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Marcin Kitala laureate of floating village design competition

13 of March '20

"Kiribati Floating Houses," a competition organized by Young Architects Competitons, was about finding a design proposal that would respond to climate change and rising ocean levels. The first place went to Marcin Kitala's project inspired by the myths of Oceania. Congratulations!

The winning concept entitled. "Riiki" is a response to the danger threatening the island state of Kiribati, which may soon become the first completely submerged country, and its inhabitants will be forced to emigrate.
The floating island system, presented by the author, draws inspiration from the myths of Oceania, the processes shaping Pacific islands and the local culture of Kiribati. The name of the project, "Riiki," comes from the Gilbertian language spoken on Kiribati. The word, derived from the name of a god, means, among other things, the act of creation.

The houses can be independently expanded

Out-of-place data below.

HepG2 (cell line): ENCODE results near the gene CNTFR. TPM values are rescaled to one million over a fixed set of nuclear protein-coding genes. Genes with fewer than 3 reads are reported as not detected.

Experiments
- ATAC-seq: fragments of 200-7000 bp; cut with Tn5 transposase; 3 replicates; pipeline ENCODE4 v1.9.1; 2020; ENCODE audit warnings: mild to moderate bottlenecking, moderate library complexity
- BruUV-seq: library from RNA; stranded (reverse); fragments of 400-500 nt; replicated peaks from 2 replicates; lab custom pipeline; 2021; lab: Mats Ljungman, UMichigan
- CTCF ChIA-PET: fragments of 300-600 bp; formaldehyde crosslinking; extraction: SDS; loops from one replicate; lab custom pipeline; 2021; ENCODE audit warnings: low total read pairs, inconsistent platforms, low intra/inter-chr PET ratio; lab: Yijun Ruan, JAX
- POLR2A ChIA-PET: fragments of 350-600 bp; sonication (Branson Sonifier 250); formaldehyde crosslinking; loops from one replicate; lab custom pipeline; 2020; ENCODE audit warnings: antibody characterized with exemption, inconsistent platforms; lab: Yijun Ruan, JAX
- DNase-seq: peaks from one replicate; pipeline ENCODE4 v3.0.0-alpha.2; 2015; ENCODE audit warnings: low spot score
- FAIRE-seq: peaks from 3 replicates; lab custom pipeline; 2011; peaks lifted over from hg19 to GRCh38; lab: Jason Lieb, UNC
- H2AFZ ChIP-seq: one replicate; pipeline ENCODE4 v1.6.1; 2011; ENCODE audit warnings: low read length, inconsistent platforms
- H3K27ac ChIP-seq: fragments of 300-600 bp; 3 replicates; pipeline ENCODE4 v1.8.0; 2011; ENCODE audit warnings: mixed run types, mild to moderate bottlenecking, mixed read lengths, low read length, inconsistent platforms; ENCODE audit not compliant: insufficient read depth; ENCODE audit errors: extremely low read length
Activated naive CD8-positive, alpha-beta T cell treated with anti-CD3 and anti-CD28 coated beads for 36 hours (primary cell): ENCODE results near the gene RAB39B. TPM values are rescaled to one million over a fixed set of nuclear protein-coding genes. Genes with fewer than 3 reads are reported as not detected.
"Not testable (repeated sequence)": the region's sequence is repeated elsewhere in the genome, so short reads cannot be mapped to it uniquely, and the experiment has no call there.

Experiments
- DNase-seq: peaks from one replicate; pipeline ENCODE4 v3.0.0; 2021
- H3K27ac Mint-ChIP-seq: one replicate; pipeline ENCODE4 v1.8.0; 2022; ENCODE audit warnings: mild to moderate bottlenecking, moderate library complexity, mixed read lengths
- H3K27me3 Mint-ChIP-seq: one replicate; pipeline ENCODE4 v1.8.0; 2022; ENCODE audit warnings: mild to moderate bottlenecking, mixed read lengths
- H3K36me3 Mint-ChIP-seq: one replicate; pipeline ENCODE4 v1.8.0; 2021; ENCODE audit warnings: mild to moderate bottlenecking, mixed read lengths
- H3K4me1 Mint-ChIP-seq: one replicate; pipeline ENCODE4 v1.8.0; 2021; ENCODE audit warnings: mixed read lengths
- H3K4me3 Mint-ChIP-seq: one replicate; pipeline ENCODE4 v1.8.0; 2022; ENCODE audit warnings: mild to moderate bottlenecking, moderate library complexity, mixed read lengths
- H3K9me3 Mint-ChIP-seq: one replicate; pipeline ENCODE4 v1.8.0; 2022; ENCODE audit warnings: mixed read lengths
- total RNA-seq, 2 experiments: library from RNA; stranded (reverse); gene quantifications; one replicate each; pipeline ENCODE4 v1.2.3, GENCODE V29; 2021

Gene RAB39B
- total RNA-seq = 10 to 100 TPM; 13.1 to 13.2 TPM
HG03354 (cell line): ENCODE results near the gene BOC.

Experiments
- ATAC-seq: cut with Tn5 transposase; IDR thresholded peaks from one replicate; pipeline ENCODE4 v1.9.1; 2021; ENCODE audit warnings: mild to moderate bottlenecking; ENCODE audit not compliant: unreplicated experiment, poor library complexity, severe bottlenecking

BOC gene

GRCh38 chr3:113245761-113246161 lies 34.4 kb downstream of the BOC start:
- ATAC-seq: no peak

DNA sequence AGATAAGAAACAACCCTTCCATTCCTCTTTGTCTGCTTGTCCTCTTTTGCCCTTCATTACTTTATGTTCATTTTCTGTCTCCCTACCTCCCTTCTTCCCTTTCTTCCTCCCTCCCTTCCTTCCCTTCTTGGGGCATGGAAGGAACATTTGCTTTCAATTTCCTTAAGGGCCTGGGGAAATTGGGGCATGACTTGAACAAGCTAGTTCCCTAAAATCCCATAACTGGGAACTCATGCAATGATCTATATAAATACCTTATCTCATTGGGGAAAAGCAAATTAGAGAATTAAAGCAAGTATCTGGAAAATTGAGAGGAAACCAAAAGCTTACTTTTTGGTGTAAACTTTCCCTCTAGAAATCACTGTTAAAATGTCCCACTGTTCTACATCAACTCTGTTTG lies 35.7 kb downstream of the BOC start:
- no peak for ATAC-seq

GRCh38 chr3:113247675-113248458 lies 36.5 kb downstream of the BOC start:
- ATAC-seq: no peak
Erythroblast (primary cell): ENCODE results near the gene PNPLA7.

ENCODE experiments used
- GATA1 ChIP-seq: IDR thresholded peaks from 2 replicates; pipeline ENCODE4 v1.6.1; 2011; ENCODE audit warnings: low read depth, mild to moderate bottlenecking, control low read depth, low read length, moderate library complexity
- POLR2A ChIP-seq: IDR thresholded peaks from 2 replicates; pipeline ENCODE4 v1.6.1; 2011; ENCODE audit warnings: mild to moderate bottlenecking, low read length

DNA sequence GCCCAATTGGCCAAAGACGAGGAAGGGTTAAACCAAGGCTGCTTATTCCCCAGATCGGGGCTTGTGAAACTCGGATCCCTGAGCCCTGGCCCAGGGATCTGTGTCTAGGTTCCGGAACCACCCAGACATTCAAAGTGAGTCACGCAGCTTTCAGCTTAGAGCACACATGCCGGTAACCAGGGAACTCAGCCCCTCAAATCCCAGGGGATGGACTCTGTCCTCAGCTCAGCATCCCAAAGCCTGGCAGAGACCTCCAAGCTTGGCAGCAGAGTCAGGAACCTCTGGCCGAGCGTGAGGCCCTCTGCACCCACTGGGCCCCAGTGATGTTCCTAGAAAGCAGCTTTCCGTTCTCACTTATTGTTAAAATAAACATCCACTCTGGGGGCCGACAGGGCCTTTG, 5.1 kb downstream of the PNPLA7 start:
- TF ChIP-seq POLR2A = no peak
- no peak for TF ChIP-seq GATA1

© Marcin Kitala

island modules

Marcin Kitala, an architect at Kurylowicz & Associates, designed floating platforms of varying nature that can freely connect or disperse with each other, providing both self-sufficiency and cooperation at the micro and macro levels. Each of the pentagonal modules has a side length of fifty meters and an area of four thousand three hundred square meters. The platforms can accommodate from one to thirty residents, in one to five homes. The design avoids a high density of buildings to preserve the current character of Kiribati's low-rise and green-surrounded development.
Each house is also autonomous in basic terms, with residents able to expand independently. Depending on the number of householders, not only the size of the house changes, but also the volume of the home greenhouse, water purification capacity, vegetable garden area or solar cells.

Each module has a specific function

© Marcin Kitala

floating settlement

The five-sided platforms allow for many design possibilities. The settlement can be enlarged or reduced in size or freely dispersed as needed. The city is built and dismantled piece by piece just like Pacific islands created by nature. All modules have a specific function. Some are residential, others are gardens and wild beaches. The new islands can be agricultural, technical or manufacturing. They are used for work, relaxation, leisure and celebration. Connected together, they form a single community that can cope with many problems, thanks to its ability to adapt and reconfigure.

See also Marcin Kitala's earlier project titled 1000 Homes of Nature.

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illustrations courtesy of Marcin Kitala

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